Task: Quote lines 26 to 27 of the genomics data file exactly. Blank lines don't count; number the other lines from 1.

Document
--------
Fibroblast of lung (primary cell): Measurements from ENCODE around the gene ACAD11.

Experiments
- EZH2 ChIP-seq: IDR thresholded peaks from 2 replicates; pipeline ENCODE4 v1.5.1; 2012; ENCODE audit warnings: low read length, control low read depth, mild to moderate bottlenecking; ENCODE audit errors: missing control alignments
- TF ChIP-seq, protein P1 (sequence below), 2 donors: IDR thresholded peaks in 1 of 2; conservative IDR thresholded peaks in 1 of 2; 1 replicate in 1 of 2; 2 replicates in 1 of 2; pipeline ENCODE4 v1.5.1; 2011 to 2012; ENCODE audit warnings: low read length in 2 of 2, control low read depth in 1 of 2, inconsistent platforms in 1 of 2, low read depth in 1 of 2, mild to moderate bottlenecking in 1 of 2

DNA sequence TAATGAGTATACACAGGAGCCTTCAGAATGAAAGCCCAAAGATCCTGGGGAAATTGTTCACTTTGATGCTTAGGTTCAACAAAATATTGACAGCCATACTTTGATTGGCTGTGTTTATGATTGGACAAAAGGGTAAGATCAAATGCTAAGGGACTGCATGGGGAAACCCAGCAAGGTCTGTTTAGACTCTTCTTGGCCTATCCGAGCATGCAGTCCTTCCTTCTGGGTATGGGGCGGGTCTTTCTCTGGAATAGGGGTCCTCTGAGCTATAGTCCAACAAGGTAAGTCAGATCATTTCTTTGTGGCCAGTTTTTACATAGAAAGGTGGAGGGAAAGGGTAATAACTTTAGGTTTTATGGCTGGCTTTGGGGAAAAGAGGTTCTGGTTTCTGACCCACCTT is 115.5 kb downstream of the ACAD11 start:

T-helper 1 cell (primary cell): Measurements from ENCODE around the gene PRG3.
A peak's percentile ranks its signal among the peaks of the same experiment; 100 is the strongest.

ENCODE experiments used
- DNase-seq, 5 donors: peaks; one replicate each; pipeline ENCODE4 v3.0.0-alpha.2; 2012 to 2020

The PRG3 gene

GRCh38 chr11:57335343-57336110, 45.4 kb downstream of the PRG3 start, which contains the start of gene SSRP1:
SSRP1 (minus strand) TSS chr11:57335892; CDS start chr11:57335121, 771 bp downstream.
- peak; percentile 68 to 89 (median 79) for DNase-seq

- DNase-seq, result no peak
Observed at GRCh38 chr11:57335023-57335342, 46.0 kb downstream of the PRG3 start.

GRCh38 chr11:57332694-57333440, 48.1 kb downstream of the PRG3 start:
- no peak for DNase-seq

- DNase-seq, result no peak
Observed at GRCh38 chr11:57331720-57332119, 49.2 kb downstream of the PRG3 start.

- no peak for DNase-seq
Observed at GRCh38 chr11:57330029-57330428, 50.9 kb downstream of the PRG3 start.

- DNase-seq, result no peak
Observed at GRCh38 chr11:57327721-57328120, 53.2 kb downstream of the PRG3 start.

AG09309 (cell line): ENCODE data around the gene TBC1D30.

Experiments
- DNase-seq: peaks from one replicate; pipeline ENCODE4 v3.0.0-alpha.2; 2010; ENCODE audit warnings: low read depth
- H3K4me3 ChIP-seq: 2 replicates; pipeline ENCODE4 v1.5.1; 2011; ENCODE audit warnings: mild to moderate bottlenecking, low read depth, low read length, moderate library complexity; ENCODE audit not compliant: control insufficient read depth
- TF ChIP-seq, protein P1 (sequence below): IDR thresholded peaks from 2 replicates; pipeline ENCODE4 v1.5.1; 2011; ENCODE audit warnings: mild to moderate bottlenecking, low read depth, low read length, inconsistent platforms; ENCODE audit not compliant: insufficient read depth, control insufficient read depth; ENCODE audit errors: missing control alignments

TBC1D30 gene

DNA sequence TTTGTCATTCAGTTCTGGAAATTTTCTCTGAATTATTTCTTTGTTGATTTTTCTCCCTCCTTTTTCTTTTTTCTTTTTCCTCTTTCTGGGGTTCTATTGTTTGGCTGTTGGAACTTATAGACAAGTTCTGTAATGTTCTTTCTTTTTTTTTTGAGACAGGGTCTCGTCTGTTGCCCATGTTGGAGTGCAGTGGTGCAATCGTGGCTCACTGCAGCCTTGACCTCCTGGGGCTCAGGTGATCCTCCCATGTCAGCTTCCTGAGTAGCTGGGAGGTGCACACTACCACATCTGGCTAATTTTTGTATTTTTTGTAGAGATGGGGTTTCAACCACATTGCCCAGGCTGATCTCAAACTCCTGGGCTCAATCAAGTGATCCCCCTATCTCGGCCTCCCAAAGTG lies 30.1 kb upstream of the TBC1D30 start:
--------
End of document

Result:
- DNase-seq: peaks from one replicate; pipeline ENCODE4 v3.0.0-alpha.2; 2010; ENCODE audit warnings: low read depth
- H3K4me3 ChIP-seq: 2 replicates; pipeline ENCODE4 v1.5.1; 2011; ENCODE audit warnings: mild to moderate bottlenecking, low read depth, low read length, moderate library complexity; ENCODE audit not compliant: control insufficient read depth